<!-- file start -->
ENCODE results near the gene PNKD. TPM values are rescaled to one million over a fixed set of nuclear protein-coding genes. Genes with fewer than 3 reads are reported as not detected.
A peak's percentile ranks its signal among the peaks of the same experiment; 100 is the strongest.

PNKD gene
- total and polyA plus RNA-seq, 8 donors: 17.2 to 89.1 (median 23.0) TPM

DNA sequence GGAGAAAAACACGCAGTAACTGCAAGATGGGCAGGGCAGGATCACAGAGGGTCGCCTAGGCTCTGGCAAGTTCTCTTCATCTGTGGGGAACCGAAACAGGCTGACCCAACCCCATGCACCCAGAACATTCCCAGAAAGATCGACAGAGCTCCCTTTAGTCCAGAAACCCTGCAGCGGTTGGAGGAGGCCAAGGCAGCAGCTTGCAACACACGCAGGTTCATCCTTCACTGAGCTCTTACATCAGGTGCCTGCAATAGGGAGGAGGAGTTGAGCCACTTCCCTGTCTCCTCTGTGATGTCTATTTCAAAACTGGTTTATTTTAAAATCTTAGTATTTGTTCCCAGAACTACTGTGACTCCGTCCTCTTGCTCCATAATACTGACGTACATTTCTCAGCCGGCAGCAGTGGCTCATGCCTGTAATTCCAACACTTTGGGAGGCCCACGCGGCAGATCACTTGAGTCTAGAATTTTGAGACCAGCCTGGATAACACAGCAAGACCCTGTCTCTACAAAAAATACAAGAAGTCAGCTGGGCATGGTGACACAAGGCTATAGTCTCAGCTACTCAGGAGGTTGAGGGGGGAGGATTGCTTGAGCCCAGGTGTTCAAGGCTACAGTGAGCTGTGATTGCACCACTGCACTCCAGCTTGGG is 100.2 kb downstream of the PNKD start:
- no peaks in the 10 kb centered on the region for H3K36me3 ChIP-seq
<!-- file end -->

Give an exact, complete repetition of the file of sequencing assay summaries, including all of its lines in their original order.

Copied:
ENCODE results near the gene PNKD. TPM values are rescaled to one million over a fixed set of nuclear protein-coding genes. Genes with fewer than 3 reads are reported as not detected.
A peak's percentile ranks its signal among the peaks of the same experiment; 100 is the strongest.

PNKD gene
- total and polyA plus RNA-seq, 8 donors: 17.2 to 89.1 (median 23.0) TPM

DNA sequence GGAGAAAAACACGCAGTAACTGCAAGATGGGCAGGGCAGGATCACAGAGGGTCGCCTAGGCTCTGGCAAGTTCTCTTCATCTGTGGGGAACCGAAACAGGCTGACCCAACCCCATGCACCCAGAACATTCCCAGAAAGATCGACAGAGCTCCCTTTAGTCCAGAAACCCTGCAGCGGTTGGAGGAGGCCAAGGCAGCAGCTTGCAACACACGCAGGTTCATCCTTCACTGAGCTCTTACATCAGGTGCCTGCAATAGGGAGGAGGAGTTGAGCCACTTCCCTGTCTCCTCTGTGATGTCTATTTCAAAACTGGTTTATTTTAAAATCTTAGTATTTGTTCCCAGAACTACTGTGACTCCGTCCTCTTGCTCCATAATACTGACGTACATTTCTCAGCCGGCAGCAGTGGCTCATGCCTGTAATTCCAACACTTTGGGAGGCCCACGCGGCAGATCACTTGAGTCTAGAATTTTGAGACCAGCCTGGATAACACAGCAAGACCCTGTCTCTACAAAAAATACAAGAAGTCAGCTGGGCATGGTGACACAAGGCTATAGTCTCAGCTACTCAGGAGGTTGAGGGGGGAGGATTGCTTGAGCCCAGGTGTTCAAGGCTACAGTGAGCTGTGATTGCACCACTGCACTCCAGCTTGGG is 100.2 kb downstream of the PNKD start:
- no peaks in the 10 kb centered on the region for H3K36me3 ChIP-seq